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Watergate West, Inc. v. District of Columbia Board of Zoning Adjustment

District of Columbia Court of Appeals
815 A.2d 762 (2003)


In the early 1980s, the District of Columbia enacted the District of Columbia Comprehensive Plan (Plan). The Plan includes regulations regarding land use in the District of Columbia. The Plan specifically states that George Washington University (GWU) “must continue to construct student dormitories to alleviate the pressure on the housing stock outside the boundaries of the campus plan.” The District of Columbia Zoning Commission (Commission) has exclusive responsibility for making sure zoning regulations are consistent with the Plan. In 1999, GWU sought permission to use a former hotel as a dormitory for some of its students. The head of the Commission, the Zoning Administrator, approved GWU’s request for a certificate of occupancy to use the hotel as a dormitory. Watergate West (Watergate) (plaintiff) protested the certificate, arguing that the Plan prohibited GWU from using the off-campus building as a dormitory because the purpose of the Plan was to prevent GWU from reducing the housing stock near campus. Watergate contended that the Plan is self-executing. This would mean the Plan’s requirements are outside of and separate from the Commission’s zoning-regulation authority. Accordingly, under Watergate’s theory, the Commission must comply with the Plan when making zoning decisions, and any Commission decisions that are inconsistent with the Plan cannot be enforced. The District of Columbia Board of Zoning Adjustment’s (BZA) (defendant) ruled against Watergate, holding that the Plan was not self-executing. Rather, according to the BZA, the Plan could only be enforced through zoning regulations and decisions, and those zoning regulations and decisions are made exclusively by the Commission. Therefore, any zoning action by the Commission is the official interpretation of the Plan’s requirements. In addition, the Zoning Administrator testified he did consider the Plan when approving the certificate of occupancy, and the BZA found the certificate was consistent with the Plan’s housing restrictions for GWU. Watergate challenged the BZA’s ruling.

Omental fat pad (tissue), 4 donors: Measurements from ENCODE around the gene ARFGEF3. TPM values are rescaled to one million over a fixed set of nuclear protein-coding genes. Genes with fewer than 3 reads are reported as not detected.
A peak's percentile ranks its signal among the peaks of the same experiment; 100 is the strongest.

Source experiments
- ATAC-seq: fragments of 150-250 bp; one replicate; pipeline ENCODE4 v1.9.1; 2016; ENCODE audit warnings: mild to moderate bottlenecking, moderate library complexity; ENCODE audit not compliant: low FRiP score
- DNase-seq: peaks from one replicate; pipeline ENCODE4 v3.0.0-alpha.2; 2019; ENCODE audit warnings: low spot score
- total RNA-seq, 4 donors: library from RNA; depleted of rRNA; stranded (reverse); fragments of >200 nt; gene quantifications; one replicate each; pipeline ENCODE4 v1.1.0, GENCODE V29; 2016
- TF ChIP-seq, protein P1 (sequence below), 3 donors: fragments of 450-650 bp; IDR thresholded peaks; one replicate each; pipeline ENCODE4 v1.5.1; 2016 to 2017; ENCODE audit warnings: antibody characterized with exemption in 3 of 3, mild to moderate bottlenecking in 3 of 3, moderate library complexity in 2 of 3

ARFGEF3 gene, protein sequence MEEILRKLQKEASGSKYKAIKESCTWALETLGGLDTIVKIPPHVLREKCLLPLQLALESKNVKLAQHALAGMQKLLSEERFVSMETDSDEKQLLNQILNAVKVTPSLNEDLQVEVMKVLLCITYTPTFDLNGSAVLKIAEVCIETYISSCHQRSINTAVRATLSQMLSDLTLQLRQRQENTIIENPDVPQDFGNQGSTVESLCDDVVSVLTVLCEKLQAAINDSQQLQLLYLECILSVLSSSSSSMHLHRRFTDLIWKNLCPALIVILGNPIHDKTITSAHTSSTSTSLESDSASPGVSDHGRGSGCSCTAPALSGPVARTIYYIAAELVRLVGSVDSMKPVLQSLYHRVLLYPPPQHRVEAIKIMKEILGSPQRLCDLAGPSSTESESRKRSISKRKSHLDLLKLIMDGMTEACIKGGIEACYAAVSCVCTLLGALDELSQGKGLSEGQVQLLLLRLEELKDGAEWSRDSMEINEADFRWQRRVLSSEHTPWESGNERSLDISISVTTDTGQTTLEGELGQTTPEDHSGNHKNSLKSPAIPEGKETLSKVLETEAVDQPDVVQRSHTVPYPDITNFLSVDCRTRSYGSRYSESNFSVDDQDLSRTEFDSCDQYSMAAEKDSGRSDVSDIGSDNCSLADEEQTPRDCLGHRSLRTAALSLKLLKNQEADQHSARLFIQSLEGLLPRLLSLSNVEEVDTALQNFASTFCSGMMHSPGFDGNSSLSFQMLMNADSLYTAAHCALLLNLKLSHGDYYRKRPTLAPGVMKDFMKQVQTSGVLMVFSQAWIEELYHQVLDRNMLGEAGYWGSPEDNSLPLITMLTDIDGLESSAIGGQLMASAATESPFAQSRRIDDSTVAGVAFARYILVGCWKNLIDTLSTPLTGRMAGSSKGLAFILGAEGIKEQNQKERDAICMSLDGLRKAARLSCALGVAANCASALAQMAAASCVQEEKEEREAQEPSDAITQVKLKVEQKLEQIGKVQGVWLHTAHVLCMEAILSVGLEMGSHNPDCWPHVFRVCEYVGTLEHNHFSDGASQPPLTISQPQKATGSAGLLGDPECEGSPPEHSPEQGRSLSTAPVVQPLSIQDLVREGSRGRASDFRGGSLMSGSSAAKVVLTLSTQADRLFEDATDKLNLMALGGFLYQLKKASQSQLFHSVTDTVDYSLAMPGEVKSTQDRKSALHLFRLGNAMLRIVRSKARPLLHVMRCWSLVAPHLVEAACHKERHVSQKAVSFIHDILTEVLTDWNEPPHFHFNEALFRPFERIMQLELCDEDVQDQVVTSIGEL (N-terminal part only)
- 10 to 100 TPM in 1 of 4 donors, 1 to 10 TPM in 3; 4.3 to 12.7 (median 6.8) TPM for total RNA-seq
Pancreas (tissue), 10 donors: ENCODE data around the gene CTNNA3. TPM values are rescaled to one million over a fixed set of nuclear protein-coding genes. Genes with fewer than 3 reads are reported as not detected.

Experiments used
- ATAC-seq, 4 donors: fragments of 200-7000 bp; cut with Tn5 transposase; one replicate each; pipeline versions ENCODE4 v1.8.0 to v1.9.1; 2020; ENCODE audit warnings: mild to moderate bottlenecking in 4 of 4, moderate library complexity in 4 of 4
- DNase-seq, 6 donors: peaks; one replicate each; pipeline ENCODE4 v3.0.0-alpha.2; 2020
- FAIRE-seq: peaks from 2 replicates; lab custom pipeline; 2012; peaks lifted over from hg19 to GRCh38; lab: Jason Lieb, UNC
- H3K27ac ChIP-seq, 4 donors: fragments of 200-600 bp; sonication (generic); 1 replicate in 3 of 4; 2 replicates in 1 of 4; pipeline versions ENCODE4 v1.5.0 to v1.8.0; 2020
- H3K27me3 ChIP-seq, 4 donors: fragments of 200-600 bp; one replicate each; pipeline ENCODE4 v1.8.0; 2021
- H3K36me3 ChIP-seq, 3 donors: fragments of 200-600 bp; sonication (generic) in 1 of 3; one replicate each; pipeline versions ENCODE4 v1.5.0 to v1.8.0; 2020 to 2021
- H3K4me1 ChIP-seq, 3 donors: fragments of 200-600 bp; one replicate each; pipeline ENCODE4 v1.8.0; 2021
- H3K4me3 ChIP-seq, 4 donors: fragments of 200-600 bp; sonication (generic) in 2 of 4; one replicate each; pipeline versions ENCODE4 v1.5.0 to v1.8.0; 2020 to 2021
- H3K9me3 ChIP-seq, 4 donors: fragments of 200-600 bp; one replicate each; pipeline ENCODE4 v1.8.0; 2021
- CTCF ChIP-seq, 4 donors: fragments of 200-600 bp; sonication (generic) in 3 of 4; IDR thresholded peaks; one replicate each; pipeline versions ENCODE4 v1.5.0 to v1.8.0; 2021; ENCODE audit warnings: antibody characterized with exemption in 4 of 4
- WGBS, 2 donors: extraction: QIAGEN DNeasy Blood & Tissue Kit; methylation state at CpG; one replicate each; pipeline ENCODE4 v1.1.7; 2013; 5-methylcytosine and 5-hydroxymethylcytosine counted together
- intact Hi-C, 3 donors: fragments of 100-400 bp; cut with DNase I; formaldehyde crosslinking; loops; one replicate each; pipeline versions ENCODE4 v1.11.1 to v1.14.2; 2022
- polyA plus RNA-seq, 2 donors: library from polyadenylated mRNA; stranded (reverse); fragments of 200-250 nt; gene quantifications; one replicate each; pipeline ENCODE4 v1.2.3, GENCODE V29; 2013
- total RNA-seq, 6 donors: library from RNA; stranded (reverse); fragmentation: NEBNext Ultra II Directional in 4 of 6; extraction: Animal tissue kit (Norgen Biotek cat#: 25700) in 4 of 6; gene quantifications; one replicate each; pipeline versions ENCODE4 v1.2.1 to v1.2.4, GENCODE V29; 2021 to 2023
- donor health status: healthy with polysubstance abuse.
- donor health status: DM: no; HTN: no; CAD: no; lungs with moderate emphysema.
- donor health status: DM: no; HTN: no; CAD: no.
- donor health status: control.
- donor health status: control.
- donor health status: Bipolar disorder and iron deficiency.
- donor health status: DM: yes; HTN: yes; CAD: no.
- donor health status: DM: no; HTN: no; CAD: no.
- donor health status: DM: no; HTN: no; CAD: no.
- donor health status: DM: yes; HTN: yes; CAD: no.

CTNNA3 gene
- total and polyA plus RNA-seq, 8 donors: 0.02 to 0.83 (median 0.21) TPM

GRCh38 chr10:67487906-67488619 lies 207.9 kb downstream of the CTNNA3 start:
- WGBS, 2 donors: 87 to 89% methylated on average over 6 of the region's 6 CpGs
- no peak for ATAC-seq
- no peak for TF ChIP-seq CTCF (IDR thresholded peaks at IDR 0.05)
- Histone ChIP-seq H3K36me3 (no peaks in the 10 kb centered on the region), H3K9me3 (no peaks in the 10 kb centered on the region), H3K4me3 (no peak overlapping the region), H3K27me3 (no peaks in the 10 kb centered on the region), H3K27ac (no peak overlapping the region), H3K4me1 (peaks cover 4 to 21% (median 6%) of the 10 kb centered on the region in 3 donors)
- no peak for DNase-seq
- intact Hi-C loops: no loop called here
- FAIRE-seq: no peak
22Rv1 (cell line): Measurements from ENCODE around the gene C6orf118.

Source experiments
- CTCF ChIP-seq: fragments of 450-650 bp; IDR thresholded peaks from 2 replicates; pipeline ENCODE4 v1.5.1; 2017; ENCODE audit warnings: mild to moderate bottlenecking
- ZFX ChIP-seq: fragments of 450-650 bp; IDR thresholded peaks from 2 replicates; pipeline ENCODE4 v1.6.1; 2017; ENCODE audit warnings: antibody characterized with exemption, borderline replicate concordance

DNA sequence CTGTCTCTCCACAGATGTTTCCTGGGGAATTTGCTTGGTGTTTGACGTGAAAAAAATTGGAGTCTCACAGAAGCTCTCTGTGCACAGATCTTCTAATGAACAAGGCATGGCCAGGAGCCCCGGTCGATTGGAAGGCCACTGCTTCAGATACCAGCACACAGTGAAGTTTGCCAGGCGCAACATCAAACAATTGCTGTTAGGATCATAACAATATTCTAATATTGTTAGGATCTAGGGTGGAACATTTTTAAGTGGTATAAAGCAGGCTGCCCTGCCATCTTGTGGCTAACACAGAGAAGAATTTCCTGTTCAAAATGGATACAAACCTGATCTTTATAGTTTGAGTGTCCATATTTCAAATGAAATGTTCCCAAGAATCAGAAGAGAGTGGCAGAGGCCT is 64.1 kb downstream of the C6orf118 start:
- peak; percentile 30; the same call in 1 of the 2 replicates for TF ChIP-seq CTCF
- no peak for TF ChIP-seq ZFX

Rule of Law


Holding and Reasoning (Terry, J.)

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